Age-related macular degeneration is a serious Indianapolis health issue that occurs when the macula breaks down or deteriorates, causing loss of central vision. The macula is a small area at the center of the retina in the back of the eye that allows us to see fine details clearly and perform tasks such as reading and driving. AMD occurs as part of the body’s natural aging process, affecting people by age 60. It’s the most common cause of vision loss for people over age 65.
Risk factors for AMD include:
- Being over age 60
- Having a family history of AMD
- Smoking cigarettes
Individuals with any two of these risk factors should schedule an appointment with an Eye M.D. for an evaluation. The American Academy of Ophthalmology recommends a baseline eye disease screening at age 40 – often the age when early signs of diseases and changes in vision begin to occur. The screening exam will help your eye doctor determine how often you need to be seen in the future.
There are two types of Age-Related Macular Degeneration: dry and wet. Nine out of ten patients with AMD have the dry version, which results in the thinning of the macular. Dry AMD develops over many years but can develop into the more serious wet AMD if left untreated. Treatment for dry AMD includes a vitamin regimen that can halt the progress of the disease and save the vision of many people. And, research conducted by Indiana University shows that a diet high in omega 3 fatty acids lowers the risk for the disease. Watch this video about Dry AMD to learn more.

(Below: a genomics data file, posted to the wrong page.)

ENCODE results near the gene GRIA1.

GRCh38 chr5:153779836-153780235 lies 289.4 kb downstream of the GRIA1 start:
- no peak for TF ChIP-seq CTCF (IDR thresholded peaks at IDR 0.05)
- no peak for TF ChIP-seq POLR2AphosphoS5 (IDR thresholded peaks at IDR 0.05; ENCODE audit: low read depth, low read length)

Wet AMD is less common but more serious. In this type of AMD, abnormal blood vessels may grow in a layer beneath the retina, leaking fluid and blood, creating a distortion or a large blind spot in the center of vision. If the blood vessels are not growing directly under the center of the macular, a procedure called photodynamic therapy (PDT) can be used. This procedure causes fewer side effects. Watch this video about Wet AMD to learn more.
Individuals who suffer from Age-Related Macular Degeneration can use high intensity reading lamps, magnifiers and other low vision aids to make the most of their remaining vision.
Learn more about the Department of Ophthalmology at www.iueye.iu.edu
-Eugene and Marilyn Glick Eye Institute